Knowledge about drug retention within colloidal carriers is of uppermost importance particularly if drug targeting is anticipated. The aim of the present study was to evaluate asymmetrical flow field-flow fractionation (AF4) with on-line UV/VIS drug quantification for its suitability to determine both release and transfer of drug from liposomal carriers to a model acceptor phase consisting of large liposomes. The hydrophobic porphyrin 5,10,15,20-tetrakis(4-hydroxyphenyl)21H,23H-porphine (p-THPP), a fluorescent dye with an absorbance maximum in the visible range and structural similarity to the clinically used photosensitizer temoporfin, was used as a model drug, and two types of large liposomes were studied as a potential model acceptor phase. Efficiency of separation of small donor from large acceptor liposomes by AF4 was evaluated in dependence on the injected lipid mass using two different channel geometries. Drug quantification by on-line absorbance measurements was established by comprehensive evaluation of the size-dependent turbidity contribution in on-line UV/VIS detection and by comparison with off-line results obtained for the respective dye-loaded donor formulations (dissolved in methanol). Due to distinct differences in size, the acceptor liposomes (mean diameters similar to 300-400 nm) could efficiently be separated from the donor liposomes (mean diameter similar to 70 nm) with less than 4 % of p-THPP detected in the overlap region between both vesicle populations. Whereas p-THPP could accurately be determined in the fraction of small vesicles, on-line quantification was impaired in the fraction of the large acceptor liposomes due to the pronounced contribution of turbidity (about 80 % of total UV/VIS extinction signal). The AF4-based release/transfer approach suggested here was found repeatable and robust. The employed combination of AF4 with multi-angle laser light scattering furthermore provided detailed size information of the eluting sample and thus allowed to detect instabilities and/or interactions between the donor and acceptor liposomes. Drug quantification by on-line absorbance measurements was found feasible for the chosen model drug, but careful (re-) evaluation of turbidity effects is crucial for other drug and carrier combinations.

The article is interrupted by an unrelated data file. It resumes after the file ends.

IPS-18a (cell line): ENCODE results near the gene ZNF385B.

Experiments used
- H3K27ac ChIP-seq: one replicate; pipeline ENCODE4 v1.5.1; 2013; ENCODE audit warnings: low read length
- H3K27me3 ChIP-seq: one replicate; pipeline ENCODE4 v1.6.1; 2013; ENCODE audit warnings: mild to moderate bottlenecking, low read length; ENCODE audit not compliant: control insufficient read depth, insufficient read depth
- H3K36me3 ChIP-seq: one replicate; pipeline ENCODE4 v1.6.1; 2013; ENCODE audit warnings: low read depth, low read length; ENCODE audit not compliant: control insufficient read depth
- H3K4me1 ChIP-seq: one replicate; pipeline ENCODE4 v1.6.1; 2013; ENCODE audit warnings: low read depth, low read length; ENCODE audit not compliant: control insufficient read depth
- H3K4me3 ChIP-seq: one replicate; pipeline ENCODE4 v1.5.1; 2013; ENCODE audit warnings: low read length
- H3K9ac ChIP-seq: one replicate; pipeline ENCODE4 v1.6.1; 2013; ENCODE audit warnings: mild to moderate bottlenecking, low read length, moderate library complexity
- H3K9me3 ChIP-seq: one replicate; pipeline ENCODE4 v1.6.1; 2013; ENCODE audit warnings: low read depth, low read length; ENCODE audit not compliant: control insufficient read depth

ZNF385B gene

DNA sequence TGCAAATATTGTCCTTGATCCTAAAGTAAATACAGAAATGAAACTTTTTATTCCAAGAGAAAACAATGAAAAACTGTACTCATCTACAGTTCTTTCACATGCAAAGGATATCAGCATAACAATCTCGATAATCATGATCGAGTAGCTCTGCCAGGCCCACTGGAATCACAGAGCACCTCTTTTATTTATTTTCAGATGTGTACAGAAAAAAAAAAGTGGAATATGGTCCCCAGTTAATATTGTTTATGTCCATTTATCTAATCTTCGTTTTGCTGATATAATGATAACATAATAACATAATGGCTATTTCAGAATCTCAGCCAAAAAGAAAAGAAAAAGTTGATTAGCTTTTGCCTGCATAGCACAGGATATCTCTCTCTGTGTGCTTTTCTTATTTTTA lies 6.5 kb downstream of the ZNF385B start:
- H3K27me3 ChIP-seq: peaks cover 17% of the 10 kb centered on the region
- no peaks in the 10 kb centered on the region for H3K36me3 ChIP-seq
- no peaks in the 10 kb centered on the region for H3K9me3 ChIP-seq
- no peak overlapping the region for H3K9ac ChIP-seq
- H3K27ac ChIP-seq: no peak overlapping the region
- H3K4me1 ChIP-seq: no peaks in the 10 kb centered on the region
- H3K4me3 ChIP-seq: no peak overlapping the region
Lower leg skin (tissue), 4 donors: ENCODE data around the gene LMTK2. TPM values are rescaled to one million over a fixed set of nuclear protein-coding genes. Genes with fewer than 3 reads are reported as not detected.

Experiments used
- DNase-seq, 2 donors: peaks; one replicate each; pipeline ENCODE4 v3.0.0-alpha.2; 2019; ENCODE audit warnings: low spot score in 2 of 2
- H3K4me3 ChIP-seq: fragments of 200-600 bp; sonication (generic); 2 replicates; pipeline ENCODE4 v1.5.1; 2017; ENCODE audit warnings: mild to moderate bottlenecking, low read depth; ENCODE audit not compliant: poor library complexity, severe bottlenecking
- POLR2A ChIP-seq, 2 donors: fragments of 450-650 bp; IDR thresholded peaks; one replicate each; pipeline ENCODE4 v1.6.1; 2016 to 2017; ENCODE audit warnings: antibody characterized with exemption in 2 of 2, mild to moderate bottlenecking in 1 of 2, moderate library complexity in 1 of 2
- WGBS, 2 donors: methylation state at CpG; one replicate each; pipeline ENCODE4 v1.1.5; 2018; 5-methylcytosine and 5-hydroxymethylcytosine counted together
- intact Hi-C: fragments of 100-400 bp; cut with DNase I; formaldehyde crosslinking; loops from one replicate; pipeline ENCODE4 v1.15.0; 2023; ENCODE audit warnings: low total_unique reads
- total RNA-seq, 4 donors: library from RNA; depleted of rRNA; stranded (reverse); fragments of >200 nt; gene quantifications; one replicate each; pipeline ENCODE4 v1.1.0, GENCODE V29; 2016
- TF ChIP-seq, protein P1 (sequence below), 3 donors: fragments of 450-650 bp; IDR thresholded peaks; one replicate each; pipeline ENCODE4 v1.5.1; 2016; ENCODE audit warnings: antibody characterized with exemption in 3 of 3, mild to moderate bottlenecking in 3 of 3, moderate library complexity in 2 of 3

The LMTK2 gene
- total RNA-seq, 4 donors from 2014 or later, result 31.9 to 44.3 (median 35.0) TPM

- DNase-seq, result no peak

Analytical and Bioanalytical Chemistry, 2014, Vol 406, Issue 30, p. 7827-7839
Liposomes Drug retention Drug release Drug transfer Asymmetrical flow field-flow fractionation Multi-angle laser light scattering On-line quantification LIGHT-SCATTERING DETERGENT REMOVAL SIZE DISTRIBUTION LIPOSOMES DELIVERY RELEASE UNILAMELLAR TEMOPORFIN TURBIDITY SYSTEMS